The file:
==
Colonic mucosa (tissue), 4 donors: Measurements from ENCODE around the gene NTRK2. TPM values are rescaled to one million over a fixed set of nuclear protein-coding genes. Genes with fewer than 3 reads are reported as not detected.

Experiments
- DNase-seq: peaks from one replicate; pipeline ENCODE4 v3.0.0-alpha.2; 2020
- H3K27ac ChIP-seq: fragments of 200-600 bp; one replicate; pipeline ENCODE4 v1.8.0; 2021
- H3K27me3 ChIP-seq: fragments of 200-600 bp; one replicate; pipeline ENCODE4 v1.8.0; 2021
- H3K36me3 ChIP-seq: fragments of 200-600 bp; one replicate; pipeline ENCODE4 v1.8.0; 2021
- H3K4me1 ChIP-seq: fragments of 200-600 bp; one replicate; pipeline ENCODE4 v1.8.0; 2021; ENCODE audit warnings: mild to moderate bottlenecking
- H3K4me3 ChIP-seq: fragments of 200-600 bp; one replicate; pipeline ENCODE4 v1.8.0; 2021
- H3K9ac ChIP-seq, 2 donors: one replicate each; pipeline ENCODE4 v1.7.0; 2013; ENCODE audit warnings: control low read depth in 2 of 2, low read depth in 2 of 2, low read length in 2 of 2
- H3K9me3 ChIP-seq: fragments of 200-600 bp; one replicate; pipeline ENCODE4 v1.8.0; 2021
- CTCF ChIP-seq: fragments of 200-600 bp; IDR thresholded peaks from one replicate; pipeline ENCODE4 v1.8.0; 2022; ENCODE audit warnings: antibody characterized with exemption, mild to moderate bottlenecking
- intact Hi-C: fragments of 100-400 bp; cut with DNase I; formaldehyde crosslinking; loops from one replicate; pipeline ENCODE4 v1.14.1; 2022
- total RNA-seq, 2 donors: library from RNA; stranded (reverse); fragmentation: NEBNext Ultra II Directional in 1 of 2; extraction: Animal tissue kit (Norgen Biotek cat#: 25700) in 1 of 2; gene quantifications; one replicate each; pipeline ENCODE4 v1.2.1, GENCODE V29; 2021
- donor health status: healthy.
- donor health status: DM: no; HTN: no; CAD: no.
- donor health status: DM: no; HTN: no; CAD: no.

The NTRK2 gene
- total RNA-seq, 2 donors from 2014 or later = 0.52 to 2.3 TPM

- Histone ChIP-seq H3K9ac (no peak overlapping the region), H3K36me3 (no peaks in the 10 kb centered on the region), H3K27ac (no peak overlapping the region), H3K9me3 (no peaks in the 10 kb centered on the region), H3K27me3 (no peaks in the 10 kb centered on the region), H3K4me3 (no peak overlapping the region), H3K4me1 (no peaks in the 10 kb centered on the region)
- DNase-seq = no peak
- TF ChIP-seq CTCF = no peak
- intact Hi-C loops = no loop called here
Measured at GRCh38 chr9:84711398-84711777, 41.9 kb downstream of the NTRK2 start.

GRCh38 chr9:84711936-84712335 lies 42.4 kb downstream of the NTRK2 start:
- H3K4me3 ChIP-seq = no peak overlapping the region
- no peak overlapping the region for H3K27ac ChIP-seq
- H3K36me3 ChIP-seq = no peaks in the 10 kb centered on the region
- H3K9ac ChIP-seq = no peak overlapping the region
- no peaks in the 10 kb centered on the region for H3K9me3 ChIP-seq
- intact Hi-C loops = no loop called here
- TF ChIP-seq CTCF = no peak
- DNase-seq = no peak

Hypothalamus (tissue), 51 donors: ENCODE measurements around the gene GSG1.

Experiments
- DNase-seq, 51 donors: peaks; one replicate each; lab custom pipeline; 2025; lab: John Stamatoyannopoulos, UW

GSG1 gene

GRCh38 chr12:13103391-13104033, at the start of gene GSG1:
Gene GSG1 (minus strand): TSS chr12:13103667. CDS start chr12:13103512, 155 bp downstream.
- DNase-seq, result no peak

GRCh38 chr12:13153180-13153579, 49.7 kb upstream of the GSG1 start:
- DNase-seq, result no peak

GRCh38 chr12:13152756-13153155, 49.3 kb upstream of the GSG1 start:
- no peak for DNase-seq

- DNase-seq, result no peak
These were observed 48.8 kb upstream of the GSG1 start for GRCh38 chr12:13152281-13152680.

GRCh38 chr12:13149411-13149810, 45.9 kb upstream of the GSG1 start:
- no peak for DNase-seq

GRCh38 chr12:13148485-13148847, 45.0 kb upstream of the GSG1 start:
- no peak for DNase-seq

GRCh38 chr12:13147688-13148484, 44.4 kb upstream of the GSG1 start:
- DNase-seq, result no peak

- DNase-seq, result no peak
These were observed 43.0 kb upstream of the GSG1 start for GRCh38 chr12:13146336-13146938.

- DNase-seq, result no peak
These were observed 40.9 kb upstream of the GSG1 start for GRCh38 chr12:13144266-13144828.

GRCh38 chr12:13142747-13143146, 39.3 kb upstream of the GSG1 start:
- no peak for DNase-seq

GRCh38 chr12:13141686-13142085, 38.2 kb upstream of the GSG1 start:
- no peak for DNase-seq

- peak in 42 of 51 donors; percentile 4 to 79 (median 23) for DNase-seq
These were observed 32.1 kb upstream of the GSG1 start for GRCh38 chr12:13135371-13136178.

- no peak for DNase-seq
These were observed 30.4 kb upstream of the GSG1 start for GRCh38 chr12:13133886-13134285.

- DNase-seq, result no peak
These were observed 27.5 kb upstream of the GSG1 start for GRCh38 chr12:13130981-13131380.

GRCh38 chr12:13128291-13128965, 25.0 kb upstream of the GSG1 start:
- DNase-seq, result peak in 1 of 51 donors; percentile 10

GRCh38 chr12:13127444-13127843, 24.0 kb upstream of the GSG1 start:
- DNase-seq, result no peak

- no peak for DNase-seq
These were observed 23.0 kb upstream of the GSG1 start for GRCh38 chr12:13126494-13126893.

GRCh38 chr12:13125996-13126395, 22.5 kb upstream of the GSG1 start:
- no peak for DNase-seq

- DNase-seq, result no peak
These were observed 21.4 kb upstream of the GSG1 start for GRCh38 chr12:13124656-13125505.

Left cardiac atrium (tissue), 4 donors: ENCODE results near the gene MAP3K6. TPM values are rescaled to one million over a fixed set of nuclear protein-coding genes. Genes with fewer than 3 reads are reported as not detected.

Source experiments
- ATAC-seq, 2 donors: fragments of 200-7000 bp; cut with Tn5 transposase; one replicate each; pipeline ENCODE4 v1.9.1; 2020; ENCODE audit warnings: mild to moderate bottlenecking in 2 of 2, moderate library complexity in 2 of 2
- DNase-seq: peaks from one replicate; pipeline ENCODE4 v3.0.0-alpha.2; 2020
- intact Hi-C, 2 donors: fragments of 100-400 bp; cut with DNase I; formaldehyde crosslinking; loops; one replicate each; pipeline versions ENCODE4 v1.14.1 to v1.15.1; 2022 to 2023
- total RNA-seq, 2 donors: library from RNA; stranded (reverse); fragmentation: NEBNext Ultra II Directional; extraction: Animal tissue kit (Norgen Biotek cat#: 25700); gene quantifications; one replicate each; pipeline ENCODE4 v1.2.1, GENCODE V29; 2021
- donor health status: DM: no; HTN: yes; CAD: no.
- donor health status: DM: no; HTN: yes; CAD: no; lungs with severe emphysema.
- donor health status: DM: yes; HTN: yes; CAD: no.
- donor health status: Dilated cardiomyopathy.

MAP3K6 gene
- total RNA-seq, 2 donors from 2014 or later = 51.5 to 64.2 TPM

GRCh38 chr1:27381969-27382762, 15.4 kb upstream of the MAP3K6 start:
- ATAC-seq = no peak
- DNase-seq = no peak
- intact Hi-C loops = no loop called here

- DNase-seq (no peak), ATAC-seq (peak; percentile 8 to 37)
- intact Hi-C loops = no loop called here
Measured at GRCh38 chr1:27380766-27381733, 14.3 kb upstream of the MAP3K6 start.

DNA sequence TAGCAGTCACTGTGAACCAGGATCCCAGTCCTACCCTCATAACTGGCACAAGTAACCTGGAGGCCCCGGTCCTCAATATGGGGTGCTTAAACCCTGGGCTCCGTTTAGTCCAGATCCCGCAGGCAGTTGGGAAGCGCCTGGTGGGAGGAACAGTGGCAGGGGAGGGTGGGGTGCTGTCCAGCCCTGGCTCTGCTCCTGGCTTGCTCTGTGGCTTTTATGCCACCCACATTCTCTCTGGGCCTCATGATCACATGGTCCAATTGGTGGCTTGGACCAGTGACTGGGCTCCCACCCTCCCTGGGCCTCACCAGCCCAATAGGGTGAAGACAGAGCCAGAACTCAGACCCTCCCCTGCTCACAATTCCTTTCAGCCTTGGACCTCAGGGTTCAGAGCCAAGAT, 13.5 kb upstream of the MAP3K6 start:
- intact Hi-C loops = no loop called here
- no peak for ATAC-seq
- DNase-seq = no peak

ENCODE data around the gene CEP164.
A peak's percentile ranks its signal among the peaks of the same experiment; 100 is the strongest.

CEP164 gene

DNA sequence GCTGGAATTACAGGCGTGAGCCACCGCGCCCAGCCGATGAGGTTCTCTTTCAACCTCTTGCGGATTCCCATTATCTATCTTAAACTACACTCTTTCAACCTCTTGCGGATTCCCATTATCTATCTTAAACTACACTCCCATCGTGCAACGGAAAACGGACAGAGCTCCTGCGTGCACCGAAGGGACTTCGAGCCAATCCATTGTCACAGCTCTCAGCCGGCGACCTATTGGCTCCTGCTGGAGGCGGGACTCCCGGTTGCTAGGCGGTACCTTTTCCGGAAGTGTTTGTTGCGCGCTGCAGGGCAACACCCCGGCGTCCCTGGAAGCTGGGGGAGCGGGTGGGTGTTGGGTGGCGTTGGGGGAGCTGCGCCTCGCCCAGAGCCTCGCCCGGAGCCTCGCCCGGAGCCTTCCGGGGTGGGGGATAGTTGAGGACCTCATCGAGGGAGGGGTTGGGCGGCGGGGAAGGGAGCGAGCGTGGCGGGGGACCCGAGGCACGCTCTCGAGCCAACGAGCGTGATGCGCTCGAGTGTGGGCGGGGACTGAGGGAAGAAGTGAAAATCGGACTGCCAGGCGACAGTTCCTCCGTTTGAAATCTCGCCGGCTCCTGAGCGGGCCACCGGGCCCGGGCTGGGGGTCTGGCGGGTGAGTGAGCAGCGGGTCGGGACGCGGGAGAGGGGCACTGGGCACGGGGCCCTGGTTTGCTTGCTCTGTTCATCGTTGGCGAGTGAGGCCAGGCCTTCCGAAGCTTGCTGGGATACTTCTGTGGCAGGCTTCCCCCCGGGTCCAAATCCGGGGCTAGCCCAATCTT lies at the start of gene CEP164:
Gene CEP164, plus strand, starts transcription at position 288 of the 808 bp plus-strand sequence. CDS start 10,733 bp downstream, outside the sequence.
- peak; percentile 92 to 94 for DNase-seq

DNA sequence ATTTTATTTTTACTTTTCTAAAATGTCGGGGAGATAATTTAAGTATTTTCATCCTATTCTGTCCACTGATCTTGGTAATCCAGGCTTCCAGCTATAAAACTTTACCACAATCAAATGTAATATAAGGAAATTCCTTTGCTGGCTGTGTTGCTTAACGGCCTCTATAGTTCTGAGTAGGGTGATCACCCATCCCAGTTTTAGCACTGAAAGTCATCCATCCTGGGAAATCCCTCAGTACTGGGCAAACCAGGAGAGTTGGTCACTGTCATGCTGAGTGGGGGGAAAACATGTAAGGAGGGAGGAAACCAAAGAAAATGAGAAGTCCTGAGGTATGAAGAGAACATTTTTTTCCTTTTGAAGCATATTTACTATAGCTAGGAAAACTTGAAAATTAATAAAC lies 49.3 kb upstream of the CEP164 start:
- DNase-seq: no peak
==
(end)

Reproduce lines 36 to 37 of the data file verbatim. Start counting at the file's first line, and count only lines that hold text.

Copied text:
GSG1 gene

GRCh38 chr12:13103391-13104033, at the start of gene GSG1: